Home & Family

Breaking Traditions in Furniture Placement

Arranging furniture in a room can be a bit like fitting pieces of a jigsaw puzzle together. Great success is met when all the separate elements work together. Though some basic rules need to apply, such as not blocking windows and maintaining a safe path for foot traffic, it’s also okay to break some traditions by mixing things up a bit. Here are three decorating traditions that are totally fine to break:

1) Repurpose rooms. Homes built in the past often featured formal and informal spaces, such as a stately dining room, cozy kitchen, elegant living room, and comfy den. These areas are generally separated by walls and feature distinct ambiances. The formal areas were frequently reserved for special occasions, such as Sunday dinners or when company came for a visit. Nowadays, most people want to “live in” and use all parts of the home daily. This movement is reflected in modern-day renovations where homeowners remove walls to create an open concept, all-purpose living space. Tradition can still be broken for those who don’t have the budget to take down walls by converting infrequently used rooms into useable space – with furniture being the key! By swapping out the dining room table for a desk set and bookshelf, one can easily transform a rarely used formal eating area into a functioning office space. In another example, swapping the stiff living room sofa with a few cushy chairs can turn a stuffy living room into a comfortable reading area to create more usable space in the home. 

2) Consider focal points. Tradition tells us that couches and other furniture pieces should be pushed up against the wall. But that doesn’t mean it’s the best layout for the room. To make the best decision on where furniture should go, decide how you want to use the space. For example, is it for television watching or is it for entertaining friends? One must also consider the room’s focal point or main feature to be highlighted, whether it be a widescreen television, a brick fireplace, or spectacular ocean or mountain views. Awkward room shapes and special features may also come into play regarding furniture placement. For example, a wide room entrance, irregular ceiling shape, or French door placement must be considered in the plan. The traditional method of lining furniture up against the wall isn’t necessarily best, as it not only detracts from the room’s purpose, focal point, and special features, but it may also create a huge void in the center of the room, reminiscent of a dance floor. Know that it’s okay to use a sofa in non-traditional ways to divide or define spaces. In a large multipurpose room, a set of sofas can even be placed back-to-back and accented with other pieces to create two distinct seating areas. For instance, this exciting layout would allow one grouping to face the fireplace and the other area to take advantage of the outdoor view.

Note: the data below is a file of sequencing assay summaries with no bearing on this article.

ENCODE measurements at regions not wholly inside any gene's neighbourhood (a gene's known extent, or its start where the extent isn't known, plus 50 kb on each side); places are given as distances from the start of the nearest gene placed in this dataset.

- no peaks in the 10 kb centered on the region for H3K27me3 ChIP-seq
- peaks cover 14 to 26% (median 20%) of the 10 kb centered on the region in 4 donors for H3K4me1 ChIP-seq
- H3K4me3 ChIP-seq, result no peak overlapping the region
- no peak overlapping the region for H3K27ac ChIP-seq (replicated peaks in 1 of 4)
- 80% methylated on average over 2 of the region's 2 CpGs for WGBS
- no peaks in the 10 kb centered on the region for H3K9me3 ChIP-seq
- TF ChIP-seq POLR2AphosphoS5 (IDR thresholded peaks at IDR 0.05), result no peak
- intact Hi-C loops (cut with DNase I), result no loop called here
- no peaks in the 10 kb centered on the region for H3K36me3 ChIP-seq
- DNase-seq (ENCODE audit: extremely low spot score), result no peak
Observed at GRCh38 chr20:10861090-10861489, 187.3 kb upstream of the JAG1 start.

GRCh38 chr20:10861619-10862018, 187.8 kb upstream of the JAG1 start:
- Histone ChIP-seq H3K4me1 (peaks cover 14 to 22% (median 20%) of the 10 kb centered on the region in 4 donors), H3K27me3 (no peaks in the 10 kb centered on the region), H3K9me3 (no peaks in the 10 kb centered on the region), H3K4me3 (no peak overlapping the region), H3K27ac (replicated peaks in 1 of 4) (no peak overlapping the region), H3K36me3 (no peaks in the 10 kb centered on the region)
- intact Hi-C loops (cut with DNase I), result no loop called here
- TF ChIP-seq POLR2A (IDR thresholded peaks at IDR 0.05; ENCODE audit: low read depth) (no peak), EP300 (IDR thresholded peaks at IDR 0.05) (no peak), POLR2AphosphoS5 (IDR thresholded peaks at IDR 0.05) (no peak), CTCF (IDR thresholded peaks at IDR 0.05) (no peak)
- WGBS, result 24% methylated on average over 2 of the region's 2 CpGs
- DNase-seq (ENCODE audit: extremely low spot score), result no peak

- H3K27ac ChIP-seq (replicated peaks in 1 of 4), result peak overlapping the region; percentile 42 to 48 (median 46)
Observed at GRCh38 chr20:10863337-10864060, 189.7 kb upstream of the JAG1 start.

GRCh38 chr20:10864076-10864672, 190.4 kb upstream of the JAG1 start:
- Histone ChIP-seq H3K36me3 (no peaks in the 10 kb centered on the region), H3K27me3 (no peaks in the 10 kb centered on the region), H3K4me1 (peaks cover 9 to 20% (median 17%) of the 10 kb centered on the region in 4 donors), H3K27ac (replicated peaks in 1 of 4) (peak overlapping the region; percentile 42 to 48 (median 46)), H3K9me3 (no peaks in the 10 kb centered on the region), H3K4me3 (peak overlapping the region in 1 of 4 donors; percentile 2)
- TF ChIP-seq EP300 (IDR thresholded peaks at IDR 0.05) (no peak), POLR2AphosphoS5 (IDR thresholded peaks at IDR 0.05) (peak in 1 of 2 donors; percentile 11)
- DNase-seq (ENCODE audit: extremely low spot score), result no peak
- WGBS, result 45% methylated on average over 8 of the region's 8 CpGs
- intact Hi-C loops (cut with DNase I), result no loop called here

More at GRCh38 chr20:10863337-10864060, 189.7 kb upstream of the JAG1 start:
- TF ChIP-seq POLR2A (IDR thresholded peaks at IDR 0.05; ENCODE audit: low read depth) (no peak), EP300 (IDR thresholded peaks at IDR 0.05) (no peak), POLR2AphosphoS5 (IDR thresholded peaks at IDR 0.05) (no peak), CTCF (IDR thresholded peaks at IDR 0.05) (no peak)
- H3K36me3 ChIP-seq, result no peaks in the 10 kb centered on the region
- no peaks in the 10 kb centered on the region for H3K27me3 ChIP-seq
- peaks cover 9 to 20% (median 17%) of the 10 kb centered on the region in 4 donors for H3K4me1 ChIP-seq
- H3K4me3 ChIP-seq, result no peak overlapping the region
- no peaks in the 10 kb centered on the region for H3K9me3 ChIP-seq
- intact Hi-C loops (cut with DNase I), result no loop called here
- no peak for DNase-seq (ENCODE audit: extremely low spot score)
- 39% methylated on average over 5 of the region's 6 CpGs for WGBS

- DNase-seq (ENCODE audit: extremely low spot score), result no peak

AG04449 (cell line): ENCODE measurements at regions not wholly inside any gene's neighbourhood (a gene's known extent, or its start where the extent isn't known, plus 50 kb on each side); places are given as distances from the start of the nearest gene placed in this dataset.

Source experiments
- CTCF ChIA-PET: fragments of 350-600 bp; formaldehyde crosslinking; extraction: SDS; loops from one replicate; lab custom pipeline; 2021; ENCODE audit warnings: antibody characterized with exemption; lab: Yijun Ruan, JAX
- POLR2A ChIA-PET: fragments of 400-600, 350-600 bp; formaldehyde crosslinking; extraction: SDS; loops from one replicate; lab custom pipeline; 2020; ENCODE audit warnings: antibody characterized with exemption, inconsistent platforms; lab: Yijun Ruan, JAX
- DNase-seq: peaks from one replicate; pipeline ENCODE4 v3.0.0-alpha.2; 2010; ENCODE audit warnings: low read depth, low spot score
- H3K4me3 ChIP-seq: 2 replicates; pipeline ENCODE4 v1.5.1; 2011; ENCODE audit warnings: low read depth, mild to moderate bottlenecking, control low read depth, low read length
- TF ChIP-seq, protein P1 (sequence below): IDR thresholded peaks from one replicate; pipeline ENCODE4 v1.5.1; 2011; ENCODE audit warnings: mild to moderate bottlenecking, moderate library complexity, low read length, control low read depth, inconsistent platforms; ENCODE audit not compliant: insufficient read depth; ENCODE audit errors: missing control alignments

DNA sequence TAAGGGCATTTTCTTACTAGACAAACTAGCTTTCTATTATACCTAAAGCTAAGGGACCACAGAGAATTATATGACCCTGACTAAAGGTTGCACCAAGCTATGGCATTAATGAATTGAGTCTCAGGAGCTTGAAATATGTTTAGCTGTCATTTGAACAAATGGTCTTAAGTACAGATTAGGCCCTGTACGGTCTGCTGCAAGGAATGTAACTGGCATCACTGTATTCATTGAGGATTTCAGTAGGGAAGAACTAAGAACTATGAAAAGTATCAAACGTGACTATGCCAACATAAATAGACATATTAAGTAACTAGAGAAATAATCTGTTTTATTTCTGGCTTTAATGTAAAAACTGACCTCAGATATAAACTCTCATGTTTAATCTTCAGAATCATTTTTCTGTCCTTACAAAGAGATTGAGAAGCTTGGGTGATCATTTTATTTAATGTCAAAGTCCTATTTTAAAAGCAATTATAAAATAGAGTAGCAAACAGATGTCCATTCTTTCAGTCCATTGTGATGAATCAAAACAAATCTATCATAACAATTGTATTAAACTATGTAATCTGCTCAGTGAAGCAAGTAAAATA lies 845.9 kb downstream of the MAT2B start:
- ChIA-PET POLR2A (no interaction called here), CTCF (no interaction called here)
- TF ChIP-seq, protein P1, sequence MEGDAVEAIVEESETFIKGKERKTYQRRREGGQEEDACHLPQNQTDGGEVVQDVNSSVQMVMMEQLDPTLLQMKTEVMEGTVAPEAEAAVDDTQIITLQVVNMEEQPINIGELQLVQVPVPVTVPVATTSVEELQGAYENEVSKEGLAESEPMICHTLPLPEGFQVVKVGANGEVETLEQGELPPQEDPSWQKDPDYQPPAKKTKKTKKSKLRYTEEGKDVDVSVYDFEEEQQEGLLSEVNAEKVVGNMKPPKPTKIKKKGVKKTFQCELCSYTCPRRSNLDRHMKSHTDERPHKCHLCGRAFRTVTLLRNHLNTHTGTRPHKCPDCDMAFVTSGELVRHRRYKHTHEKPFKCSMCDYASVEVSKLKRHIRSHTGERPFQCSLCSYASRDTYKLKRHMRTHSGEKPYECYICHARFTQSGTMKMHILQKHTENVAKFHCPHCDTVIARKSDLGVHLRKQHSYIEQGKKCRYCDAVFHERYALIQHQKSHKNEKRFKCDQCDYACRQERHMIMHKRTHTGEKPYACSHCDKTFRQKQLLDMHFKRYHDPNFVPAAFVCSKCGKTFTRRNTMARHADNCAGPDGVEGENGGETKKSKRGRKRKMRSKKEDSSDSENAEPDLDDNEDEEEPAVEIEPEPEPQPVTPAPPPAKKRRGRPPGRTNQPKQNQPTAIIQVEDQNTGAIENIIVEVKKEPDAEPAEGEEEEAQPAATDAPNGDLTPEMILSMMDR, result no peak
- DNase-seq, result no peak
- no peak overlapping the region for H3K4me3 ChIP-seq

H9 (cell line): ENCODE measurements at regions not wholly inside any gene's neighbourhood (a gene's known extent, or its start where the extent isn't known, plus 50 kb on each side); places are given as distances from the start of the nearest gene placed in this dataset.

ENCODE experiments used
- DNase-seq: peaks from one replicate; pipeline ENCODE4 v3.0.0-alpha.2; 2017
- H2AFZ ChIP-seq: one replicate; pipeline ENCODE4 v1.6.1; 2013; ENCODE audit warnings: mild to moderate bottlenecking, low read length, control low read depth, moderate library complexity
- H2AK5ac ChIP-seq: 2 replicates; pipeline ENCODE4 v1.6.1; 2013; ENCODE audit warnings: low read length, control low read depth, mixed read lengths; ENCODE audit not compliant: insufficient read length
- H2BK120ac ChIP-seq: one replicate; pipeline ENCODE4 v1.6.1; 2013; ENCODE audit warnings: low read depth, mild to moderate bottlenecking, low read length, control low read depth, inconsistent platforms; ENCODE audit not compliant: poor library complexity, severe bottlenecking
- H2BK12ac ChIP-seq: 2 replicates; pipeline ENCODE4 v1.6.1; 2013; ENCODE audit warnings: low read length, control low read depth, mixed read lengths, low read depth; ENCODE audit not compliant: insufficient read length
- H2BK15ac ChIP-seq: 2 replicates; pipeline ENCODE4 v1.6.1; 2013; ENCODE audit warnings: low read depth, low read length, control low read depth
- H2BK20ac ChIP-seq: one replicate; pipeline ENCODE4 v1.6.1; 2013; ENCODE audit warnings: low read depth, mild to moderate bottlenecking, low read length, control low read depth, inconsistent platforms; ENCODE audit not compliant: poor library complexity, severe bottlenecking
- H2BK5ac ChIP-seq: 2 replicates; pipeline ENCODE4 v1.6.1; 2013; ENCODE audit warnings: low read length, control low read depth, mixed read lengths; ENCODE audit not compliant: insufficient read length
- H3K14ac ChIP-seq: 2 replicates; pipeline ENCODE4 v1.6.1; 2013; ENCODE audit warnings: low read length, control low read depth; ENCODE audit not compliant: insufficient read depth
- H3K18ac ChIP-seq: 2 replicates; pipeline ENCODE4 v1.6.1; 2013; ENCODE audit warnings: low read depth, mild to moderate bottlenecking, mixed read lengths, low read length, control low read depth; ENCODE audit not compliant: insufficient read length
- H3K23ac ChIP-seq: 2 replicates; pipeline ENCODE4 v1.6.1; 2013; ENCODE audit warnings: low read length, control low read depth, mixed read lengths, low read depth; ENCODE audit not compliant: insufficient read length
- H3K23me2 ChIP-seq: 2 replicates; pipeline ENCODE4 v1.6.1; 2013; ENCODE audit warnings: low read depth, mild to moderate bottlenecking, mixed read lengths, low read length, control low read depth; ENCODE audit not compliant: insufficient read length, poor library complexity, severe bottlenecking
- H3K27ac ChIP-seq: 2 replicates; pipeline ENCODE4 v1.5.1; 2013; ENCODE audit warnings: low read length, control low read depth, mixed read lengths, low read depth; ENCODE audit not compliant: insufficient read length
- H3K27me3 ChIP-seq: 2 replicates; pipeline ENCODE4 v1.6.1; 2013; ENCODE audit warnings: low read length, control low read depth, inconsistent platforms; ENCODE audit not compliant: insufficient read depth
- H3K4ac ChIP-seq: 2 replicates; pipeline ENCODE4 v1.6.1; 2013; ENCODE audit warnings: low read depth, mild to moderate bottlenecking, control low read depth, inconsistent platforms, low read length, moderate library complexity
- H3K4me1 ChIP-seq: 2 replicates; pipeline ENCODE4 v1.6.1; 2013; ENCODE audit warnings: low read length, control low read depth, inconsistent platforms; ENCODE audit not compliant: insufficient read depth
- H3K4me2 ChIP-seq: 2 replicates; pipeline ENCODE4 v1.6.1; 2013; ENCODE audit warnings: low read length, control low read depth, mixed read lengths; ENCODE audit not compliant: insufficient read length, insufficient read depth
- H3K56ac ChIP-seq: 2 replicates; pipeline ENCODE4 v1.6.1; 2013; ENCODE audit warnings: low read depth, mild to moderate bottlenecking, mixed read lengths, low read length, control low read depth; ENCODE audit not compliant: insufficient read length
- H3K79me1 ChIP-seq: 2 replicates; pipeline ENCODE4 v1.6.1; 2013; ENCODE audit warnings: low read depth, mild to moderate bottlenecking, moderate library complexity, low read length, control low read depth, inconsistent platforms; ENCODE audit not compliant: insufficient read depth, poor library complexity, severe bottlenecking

3) Break symmetry. Traditionally, furniture is sold in sets, such as a sofa with a matching love seat or a table with six coordinating chairs. While some pairing is fine, matching lends to a formal appeal. But beware because too much coordination can sometimes provide an old-fashioned ambiance. Instead, many room designers seek to achieve what is called “asymmetrical balance.” This technique is particularly helpful in blending odd features into the room, such as an off-centered fireplace. By combining some unexpected elements, such as dramatic artwork or a dark accent wall, this style can rid the room of rigidness. Rather than have a standard set of end tables on each side of a bed, place floating shelves at different varying heights instead, or balance a big sofa with several chairs that carry the same visual weight. Know that everything doesn’t have to match. It’s okay to add unexpected elements into a room to make it more visually appealing and play with design and furniture placement to add interest.

Breaking the tight constraints of tradition in furniture choices and arrangements can breathe new life into your space by making it updated and more appealing. Making sense of your space and getting your space to work for you are among the great benefits of repurposing rooms, emphasizing focal points, and focusing on creating a unique balance. To do so, it may be necessary to step out of your comfort zone, break the mold, and embrace new freedom of design. 


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